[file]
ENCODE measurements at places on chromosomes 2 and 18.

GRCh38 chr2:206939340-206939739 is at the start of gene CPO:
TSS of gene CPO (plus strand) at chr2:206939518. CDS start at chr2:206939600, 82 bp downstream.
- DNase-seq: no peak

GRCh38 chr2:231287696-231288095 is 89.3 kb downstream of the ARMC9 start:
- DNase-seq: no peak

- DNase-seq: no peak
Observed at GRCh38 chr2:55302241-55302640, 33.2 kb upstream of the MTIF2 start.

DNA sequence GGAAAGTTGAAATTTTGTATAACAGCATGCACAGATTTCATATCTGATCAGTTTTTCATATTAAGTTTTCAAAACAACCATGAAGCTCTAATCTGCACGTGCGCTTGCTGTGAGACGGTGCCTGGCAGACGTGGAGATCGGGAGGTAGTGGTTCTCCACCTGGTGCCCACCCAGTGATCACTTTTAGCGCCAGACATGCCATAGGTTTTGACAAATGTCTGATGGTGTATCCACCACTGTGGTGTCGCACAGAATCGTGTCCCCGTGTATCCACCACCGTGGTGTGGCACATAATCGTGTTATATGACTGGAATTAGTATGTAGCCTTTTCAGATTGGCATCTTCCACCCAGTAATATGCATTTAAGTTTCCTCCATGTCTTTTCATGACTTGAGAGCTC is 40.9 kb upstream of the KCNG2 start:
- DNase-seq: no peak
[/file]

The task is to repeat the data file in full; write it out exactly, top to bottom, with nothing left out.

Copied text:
ENCODE measurements at places on chromosomes 2 and 18.

GRCh38 chr2:206939340-206939739 is at the start of gene CPO:
TSS of gene CPO (plus strand) at chr2:206939518. CDS start at chr2:206939600, 82 bp downstream.
- DNase-seq: no peak

GRCh38 chr2:231287696-231288095 is 89.3 kb downstream of the ARMC9 start:
- DNase-seq: no peak

- DNase-seq: no peak
Observed at GRCh38 chr2:55302241-55302640, 33.2 kb upstream of the MTIF2 start.

DNA sequence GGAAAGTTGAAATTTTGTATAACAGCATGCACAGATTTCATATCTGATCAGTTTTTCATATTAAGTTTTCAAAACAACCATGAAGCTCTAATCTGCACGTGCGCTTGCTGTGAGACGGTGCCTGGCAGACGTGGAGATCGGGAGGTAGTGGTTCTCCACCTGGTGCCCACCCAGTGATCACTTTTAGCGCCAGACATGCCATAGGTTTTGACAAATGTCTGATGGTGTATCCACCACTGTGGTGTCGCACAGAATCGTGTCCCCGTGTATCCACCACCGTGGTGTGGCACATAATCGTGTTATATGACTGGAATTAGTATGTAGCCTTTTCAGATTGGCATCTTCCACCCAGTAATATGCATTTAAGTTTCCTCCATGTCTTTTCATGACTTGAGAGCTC is 40.9 kb upstream of the KCNG2 start:
- DNase-seq: no peak